This is my mother Rachil Manevich. The photo was taken in Tomsk in 1908.
I know little about my mother's family. My mother and her siblings were born in a small town of Chahussy in Belarus in the 1850s. My mother told me that Chaussy where she was born was a small town with numerous Jewish population. Jews lived in small houses in central parts of the town. My mother's family belonged to middle class. They lived in strict accordance with halakhah, followed the kashrut and celebrated Sabbath and all Jewish holidays. My mother didn't tell me any details since she and her sisters and brothers found their father's requirement to strictly observe Jewish religious traditions a burden. It wasn't a burden only for Nohim, one of my mother's brothers. The family was very poor.
My mother Rachil Katz was born in Chaussy in 1886. At birth she was given the Jewish name of Rokhlia-Genia. My mother didn't like talking about her childhood and so I know only fragments of her life. After finishing the Jewish school she spent few years at home helping her mother around the house. My mother read a lot. She was fond of Russian classics and liked Pushkin, Tolstoy and Turgenev. She was bored with living in a small town with its old traditions and customs, she was attracted by new progressive ideas. Besides, my mother was eager to get a good education and become a teacher or a doctor. She left home at the age of 16. Looking for a job she visited few towns in Belarus. Somehow she happened to come to Tomsk, a big town in Siberia, in 1907. She found a job and was an attendant at the pharmacy in the town hospital, then assistant pharmacist and later she became a pharmacist. She didn't attend any school, but she was smart and the doctor she worked for sympathized with her and trained her after work. My mother lived in Tomsk until 1910 and then she began to travel in Russia.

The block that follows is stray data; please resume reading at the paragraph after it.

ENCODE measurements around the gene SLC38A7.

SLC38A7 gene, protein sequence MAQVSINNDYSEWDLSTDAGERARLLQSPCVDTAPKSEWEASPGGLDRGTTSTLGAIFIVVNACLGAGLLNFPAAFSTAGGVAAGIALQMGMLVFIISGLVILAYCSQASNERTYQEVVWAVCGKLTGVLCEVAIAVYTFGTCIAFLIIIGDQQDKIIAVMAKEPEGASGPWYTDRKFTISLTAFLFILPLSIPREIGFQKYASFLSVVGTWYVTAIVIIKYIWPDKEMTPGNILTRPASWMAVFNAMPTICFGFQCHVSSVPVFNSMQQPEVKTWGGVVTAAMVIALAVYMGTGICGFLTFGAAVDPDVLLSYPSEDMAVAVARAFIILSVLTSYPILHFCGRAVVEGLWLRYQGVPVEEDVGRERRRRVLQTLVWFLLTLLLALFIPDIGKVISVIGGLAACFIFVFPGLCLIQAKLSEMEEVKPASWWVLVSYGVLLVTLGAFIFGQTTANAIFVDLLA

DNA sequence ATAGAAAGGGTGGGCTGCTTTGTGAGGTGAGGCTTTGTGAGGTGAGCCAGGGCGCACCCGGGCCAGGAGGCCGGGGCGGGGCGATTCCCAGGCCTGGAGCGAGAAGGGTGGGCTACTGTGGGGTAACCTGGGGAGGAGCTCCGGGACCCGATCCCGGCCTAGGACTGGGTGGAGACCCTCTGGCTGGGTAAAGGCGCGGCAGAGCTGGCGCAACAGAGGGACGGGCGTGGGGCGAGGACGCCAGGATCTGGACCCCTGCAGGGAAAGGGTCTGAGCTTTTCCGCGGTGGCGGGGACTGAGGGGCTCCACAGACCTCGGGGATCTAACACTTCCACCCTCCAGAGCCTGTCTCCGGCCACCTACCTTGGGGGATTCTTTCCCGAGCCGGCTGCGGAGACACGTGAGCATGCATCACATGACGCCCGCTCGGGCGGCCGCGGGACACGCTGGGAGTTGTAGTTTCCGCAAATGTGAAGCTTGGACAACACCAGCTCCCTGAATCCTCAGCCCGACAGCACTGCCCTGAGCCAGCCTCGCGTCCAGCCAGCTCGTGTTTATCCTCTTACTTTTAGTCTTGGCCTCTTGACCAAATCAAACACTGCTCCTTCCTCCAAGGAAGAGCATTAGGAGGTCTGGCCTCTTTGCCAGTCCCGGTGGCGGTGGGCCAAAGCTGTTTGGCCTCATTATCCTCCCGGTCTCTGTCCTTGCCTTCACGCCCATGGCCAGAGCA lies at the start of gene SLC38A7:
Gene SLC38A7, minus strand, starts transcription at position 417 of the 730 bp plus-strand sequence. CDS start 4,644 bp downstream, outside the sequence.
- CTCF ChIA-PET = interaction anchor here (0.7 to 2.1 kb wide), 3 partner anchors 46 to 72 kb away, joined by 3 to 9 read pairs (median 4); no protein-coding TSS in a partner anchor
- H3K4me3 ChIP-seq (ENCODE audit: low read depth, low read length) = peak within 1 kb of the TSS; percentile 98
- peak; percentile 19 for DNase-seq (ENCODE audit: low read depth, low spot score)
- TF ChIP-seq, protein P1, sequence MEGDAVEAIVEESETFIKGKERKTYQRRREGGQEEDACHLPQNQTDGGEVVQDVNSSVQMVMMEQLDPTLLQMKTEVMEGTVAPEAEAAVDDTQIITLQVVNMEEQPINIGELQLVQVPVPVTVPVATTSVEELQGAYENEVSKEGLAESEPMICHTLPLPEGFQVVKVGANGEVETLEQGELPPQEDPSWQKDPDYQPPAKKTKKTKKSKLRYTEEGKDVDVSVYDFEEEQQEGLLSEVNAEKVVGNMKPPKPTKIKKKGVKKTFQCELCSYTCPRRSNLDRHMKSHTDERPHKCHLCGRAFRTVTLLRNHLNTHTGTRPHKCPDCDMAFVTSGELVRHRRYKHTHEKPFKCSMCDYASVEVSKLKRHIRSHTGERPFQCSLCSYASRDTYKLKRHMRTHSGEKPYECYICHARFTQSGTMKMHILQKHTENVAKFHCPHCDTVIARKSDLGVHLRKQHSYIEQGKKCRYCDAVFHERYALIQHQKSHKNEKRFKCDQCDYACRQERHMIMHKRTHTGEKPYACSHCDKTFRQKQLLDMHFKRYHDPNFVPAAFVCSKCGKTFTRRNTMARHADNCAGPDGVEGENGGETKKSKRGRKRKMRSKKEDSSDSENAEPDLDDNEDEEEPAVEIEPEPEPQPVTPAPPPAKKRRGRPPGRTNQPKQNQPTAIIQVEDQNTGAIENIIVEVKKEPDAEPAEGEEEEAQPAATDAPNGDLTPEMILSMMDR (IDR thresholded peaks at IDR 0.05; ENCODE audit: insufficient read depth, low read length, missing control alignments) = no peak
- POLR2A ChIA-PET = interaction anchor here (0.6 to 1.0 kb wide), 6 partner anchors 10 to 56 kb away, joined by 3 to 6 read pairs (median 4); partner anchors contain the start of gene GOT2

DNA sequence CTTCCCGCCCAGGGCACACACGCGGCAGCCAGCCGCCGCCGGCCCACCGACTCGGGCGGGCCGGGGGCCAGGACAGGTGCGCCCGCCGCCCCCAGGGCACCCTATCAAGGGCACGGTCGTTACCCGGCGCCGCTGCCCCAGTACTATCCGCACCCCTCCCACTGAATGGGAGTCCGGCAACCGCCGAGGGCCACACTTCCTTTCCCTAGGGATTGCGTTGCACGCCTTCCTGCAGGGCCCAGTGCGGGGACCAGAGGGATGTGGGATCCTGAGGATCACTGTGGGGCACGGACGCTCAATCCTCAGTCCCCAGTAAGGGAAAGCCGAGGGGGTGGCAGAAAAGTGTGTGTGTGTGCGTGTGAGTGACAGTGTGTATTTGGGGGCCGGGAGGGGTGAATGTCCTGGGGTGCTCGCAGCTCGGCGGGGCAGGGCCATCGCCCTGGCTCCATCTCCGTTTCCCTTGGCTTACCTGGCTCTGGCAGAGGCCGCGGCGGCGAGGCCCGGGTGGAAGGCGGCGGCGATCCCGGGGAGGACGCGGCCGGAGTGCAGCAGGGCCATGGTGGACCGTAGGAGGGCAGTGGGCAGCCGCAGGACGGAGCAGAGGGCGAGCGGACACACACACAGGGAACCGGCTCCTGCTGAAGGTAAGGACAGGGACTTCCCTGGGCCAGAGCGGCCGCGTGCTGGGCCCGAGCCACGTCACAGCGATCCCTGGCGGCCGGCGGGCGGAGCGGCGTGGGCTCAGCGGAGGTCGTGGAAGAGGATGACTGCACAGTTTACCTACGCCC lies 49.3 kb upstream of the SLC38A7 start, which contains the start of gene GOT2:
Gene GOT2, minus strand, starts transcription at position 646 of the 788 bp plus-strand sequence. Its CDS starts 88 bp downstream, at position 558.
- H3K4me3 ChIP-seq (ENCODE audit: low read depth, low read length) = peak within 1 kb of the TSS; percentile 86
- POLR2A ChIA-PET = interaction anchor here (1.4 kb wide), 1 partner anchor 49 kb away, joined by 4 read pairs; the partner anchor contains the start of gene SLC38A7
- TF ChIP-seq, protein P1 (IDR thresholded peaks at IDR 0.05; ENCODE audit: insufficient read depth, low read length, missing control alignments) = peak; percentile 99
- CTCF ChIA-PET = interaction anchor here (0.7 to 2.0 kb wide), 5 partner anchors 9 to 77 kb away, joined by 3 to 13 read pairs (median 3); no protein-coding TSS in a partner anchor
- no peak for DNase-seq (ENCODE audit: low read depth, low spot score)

She worked in Syzran, a town near the Volga River, Troitsk and few other Russian towns. I don't know where or how she lived at that time. I think she probably rented rooms from various people. At that time she became fond of Bolshevik ideas and attended clubs: there were communist units in every town, but I don't know how she got there. They studied Marx and Engels. My mother didn't become a Bolshevik, but in one of Bolshevik groups she met my father Henry Manevich. They went to the front together in 1914 when WWI began. My mother was the director of pharmacy in the hospital in the Southern front. She worked in Tiflis (the capital of Georgia, Tbilissi at present) and Sverdlovsk. In 1918 she and my father settled down in Ekaterinoslav [Dnepropetrovsk at present, a big industrial town in central part of Ukraine]. My parents were married by that time, but I have no idea when or where they got married or whether they had a wedding of any kind.